May 22, 2018
Children with Low Vision Bring High Goals to CampAbilitiesPA@WCU
Beach season traditionally opens this weekend, but 65 West Chester University students will forego that trip "downa shore." Instead, they're volunteering at CampAbilitiesPA@WCU (CAPA), enabling children who are blind or have low vision to participate in sports and wellness activities. CAPA opens Saturday morning, May 26, and concludes around 12 p.m. on Monday, May 28.
The CampAbilities tagline is "Believe you can achieve!" And that is exactly what this year's 29 campers ages 7–18 will do, including tandem biking and running track and cross-country paired with a sighted WCU student coach. There's also swimming and goalball, in which two teams try to score goals with a ball that emits audible sound when in motion, plus volleyball, gymnastics, and basketball. Campers will also play futsal, a team sport derivative of soccer and played on a basketball-style court with no walls and a smaller, low-bouncing ball.
No matter the activity, says Monica Lepore, WCU kinesiology professor and CAPA camp director, "The athletes participate in activities and drills that encourage proper running form, pacing techniques," etc. They receive one-on-one coaching from performance coaches from WCU's adapted physical education program. These are majors in health and physical education, occupational therapy, physical therapy, and special education who have taken classes and trainings focused on teaching sport and physical activity to students with visual impairments. Head coaches are trained professionals in the fields of adapted physical education, adapted sport, occupational and physical therapies, and visual impairment who have experience teaching at CAPA.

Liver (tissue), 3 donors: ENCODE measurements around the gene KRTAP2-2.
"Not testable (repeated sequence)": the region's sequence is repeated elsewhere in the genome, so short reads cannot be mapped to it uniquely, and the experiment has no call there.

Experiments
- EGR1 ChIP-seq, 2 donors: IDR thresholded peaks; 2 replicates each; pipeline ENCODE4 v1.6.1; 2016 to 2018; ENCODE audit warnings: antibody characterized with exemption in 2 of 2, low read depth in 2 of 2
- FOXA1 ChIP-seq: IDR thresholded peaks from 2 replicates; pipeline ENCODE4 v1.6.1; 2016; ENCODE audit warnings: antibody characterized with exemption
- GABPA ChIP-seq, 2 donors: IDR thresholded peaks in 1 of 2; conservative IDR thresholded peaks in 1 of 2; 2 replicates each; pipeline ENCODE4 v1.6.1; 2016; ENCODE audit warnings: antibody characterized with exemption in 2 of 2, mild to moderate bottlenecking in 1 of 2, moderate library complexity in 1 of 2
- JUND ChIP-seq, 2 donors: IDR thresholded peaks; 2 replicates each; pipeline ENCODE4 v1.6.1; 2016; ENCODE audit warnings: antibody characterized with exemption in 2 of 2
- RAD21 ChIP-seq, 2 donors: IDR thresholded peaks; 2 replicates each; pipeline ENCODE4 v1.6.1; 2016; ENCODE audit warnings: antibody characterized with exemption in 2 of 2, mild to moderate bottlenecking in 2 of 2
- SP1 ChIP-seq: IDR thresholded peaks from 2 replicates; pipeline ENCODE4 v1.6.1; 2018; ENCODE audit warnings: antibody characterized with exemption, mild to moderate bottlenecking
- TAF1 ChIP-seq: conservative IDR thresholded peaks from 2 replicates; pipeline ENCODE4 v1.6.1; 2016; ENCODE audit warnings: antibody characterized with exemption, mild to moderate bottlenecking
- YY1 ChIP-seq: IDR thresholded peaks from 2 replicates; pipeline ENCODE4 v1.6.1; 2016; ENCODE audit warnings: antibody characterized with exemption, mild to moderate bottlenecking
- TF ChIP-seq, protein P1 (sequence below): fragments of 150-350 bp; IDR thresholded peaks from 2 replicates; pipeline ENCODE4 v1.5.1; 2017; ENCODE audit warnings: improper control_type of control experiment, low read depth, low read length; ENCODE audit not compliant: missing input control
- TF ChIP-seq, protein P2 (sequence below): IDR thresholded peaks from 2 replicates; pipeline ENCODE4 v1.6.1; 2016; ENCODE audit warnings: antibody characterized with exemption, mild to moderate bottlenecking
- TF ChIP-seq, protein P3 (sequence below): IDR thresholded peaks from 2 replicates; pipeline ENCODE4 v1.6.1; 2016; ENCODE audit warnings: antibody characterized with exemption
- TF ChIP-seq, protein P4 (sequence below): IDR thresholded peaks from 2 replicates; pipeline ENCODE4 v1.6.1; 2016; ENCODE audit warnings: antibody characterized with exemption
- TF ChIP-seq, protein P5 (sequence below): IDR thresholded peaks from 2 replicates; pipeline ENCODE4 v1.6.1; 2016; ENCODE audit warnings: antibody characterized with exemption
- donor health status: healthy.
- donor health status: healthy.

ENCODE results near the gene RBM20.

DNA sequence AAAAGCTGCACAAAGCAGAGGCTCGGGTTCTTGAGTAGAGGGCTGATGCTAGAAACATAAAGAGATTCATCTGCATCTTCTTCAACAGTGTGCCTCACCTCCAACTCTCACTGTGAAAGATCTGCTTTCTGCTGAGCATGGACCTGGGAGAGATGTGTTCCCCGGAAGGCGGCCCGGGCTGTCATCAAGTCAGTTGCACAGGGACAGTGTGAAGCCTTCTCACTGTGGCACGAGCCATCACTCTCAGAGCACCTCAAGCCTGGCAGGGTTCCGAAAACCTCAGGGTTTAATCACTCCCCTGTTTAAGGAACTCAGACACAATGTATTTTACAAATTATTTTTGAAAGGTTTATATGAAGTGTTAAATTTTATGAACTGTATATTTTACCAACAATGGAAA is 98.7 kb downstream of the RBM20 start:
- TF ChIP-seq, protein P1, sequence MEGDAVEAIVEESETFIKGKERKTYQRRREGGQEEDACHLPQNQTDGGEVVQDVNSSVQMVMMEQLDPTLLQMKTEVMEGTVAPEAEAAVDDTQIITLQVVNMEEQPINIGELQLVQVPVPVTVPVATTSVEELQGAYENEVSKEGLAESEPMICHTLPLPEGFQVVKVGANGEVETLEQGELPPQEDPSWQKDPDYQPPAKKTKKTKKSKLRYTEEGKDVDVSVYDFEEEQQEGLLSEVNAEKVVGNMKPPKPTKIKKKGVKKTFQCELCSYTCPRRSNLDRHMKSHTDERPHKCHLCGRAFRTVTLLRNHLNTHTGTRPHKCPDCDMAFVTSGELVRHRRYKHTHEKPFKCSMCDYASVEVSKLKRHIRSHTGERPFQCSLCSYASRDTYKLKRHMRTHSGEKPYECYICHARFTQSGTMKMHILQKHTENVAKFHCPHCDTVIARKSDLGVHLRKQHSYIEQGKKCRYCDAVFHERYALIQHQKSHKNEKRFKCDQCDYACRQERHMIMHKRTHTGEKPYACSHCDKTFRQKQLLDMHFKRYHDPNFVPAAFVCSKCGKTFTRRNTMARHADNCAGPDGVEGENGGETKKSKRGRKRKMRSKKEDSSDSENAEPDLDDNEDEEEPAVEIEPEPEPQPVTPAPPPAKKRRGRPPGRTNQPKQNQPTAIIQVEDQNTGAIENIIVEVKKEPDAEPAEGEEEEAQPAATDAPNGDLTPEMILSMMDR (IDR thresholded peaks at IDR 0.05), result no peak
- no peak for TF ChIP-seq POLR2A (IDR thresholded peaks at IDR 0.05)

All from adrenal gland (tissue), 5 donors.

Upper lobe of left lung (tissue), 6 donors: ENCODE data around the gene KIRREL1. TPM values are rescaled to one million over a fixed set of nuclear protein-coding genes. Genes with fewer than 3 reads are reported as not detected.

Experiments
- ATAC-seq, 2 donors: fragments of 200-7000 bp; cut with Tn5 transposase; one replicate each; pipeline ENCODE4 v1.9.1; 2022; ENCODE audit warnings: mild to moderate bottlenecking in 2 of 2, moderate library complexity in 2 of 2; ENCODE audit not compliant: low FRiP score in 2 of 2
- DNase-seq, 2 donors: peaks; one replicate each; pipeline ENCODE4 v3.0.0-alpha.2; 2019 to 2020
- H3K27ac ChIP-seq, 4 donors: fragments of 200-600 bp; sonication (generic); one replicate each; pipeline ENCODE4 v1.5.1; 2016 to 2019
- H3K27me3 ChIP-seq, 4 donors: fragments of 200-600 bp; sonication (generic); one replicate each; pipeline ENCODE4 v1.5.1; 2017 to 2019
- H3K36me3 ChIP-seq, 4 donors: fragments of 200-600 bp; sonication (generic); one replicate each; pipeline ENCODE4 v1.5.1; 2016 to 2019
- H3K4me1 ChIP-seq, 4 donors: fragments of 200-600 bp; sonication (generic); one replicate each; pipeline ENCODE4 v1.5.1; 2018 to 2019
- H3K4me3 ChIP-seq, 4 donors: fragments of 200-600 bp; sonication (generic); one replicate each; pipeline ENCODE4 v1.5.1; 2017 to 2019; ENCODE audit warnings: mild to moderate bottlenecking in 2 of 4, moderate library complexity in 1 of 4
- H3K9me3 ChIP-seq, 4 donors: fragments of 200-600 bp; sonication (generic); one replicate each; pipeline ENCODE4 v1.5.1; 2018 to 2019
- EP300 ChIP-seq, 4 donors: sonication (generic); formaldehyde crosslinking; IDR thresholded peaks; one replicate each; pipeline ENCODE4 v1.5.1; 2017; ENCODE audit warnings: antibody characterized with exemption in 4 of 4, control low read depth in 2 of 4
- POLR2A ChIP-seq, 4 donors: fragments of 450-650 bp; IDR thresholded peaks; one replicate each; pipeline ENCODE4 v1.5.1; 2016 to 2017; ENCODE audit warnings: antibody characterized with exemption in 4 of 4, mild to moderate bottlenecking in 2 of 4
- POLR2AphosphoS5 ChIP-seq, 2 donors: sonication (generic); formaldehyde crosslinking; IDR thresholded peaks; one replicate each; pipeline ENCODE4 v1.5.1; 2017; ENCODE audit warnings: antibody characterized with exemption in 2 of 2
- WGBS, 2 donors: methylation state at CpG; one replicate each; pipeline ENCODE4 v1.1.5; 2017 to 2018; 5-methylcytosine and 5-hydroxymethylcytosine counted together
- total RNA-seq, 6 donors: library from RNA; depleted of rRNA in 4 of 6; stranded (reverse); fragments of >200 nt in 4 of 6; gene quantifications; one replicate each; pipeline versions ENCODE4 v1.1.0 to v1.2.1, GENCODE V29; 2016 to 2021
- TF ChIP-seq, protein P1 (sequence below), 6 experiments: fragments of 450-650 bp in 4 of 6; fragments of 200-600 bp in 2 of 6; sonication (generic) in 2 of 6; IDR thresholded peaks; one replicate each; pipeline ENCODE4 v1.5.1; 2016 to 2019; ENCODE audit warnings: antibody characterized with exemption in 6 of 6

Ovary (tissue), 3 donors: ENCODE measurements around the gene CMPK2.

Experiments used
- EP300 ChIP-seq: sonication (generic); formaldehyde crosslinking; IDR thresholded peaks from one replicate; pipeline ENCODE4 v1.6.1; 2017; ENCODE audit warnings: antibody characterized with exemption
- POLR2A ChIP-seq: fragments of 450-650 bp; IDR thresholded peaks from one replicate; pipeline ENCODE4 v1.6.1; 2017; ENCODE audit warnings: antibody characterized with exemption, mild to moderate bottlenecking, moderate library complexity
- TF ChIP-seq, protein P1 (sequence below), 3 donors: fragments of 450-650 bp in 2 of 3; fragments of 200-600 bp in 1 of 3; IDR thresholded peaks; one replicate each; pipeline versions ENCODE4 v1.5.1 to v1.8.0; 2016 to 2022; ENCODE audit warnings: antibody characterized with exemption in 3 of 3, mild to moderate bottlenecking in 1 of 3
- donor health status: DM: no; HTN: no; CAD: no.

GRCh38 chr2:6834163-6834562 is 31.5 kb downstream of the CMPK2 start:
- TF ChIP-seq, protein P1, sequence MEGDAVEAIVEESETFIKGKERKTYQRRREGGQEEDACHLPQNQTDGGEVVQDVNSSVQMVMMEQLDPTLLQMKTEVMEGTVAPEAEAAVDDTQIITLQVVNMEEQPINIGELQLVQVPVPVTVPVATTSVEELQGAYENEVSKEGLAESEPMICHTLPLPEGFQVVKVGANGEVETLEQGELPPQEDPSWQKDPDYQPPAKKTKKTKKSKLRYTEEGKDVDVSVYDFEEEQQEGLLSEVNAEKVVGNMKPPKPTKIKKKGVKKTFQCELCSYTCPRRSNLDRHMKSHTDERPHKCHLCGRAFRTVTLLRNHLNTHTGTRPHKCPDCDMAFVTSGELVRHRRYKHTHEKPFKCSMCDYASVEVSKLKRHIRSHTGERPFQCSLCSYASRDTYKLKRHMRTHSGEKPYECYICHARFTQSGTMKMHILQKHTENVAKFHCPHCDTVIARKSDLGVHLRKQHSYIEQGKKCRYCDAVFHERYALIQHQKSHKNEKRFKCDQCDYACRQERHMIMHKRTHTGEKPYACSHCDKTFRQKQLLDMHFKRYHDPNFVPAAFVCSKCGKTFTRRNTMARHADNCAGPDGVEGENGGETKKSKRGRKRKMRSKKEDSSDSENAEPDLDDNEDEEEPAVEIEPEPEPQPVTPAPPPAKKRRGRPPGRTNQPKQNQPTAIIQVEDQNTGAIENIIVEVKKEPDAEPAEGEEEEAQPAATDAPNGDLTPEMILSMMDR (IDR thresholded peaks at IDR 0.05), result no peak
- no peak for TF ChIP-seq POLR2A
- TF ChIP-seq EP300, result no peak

There are more options this year for campers to select additional activities and participate in sessions on wellness, health, nutrition education, personal safety, and physical activity beyond sports.
Campers arrive Friday evening, May 25, at 4:45 p.m. at South Campus Apartments. All activities take place on WCU's South Campus in Sturzebecker Health Sciences center, in Farrell Stadium, and on the playing fields. Activities run in rotations mornings from 8:15 a.m. to 12:15 p.m. and afternoons from 2:15 to 5:15 p.m.
Lepore is coordinator of WCU's minor in Physical Education for Students with Disabilities (PEID), the Adapted Physical Activity club, and the "4 Service Learning Community" program. She has been a faculty member at WCU for more than 30 years.
CampAbilitiesPA by the numbers:
current WCU students (of many majors) as volunteer staff, head coaches, performance coaches, and support team
nutrition majors and 2 nutrition faculty planning, organizing, and implementing plant-based meals for 90 people over 4 days
kinesiology faculty members as directors
alumni as staff and head coaches
children and teens ages 7 to 18 years old who have blindness or low vision
continuous hours that each volunteer serves over a holiday weekend